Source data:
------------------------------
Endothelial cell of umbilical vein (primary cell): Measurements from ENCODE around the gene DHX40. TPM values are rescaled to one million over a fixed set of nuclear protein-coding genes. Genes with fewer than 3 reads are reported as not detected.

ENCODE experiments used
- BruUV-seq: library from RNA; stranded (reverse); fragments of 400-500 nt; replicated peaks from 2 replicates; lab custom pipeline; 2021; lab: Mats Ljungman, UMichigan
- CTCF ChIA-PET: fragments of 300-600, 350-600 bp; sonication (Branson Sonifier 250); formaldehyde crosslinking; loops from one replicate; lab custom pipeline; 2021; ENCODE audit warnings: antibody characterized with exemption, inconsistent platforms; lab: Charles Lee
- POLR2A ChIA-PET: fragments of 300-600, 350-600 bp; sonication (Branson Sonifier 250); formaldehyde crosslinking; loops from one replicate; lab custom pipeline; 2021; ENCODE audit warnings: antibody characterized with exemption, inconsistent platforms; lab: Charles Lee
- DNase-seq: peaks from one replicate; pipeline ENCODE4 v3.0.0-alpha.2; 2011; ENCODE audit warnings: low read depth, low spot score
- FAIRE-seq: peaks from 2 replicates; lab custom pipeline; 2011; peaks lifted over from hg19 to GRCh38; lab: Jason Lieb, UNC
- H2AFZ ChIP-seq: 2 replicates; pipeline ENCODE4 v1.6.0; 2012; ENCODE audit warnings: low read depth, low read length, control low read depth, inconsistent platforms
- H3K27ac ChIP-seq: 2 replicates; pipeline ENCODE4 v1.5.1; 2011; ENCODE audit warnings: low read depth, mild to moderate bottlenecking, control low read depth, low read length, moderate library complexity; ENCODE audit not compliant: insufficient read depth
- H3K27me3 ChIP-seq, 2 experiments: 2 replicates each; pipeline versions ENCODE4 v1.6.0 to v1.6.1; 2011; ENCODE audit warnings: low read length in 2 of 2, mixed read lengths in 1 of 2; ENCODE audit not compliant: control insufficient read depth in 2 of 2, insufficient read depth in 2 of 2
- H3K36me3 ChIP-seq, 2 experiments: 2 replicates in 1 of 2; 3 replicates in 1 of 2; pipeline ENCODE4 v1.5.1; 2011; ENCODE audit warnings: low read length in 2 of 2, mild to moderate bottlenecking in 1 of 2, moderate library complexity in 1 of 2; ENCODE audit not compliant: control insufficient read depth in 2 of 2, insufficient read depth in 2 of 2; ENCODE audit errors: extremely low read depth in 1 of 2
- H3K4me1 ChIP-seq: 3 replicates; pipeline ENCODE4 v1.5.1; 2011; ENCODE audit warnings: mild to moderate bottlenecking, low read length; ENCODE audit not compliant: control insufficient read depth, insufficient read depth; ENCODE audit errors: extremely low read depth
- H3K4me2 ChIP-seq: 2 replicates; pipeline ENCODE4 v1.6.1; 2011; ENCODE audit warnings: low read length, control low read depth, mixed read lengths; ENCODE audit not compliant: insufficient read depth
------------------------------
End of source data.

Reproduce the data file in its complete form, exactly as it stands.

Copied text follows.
Endothelial cell of umbilical vein (primary cell): Measurements from ENCODE around the gene DHX40. TPM values are rescaled to one million over a fixed set of nuclear protein-coding genes. Genes with fewer than 3 reads are reported as not detected.

ENCODE experiments used
- BruUV-seq: library from RNA; stranded (reverse); fragments of 400-500 nt; replicated peaks from 2 replicates; lab custom pipeline; 2021; lab: Mats Ljungman, UMichigan
- CTCF ChIA-PET: fragments of 300-600, 350-600 bp; sonication (Branson Sonifier 250); formaldehyde crosslinking; loops from one replicate; lab custom pipeline; 2021; ENCODE audit warnings: antibody characterized with exemption, inconsistent platforms; lab: Charles Lee
- POLR2A ChIA-PET: fragments of 300-600, 350-600 bp; sonication (Branson Sonifier 250); formaldehyde crosslinking; loops from one replicate; lab custom pipeline; 2021; ENCODE audit warnings: antibody characterized with exemption, inconsistent platforms; lab: Charles Lee
- DNase-seq: peaks from one replicate; pipeline ENCODE4 v3.0.0-alpha.2; 2011; ENCODE audit warnings: low read depth, low spot score
- FAIRE-seq: peaks from 2 replicates; lab custom pipeline; 2011; peaks lifted over from hg19 to GRCh38; lab: Jason Lieb, UNC
- H2AFZ ChIP-seq: 2 replicates; pipeline ENCODE4 v1.6.0; 2012; ENCODE audit warnings: low read depth, low read length, control low read depth, inconsistent platforms
- H3K27ac ChIP-seq: 2 replicates; pipeline ENCODE4 v1.5.1; 2011; ENCODE audit warnings: low read depth, mild to moderate bottlenecking, control low read depth, low read length, moderate library complexity; ENCODE audit not compliant: insufficient read depth
- H3K27me3 ChIP-seq, 2 experiments: 2 replicates each; pipeline versions ENCODE4 v1.6.0 to v1.6.1; 2011; ENCODE audit warnings: low read length in 2 of 2, mixed read lengths in 1 of 2; ENCODE audit not compliant: control insufficient read depth in 2 of 2, insufficient read depth in 2 of 2
- H3K36me3 ChIP-seq, 2 experiments: 2 replicates in 1 of 2; 3 replicates in 1 of 2; pipeline ENCODE4 v1.5.1; 2011; ENCODE audit warnings: low read length in 2 of 2, mild to moderate bottlenecking in 1 of 2, moderate library complexity in 1 of 2; ENCODE audit not compliant: control insufficient read depth in 2 of 2, insufficient read depth in 2 of 2; ENCODE audit errors: extremely low read depth in 1 of 2
- H3K4me1 ChIP-seq: 3 replicates; pipeline ENCODE4 v1.5.1; 2011; ENCODE audit warnings: mild to moderate bottlenecking, low read length; ENCODE audit not compliant: control insufficient read depth, insufficient read depth; ENCODE audit errors: extremely low read depth
- H3K4me2 ChIP-seq: 2 replicates; pipeline ENCODE4 v1.6.1; 2011; ENCODE audit warnings: low read length, control low read depth, mixed read lengths; ENCODE audit not compliant: insufficient read depth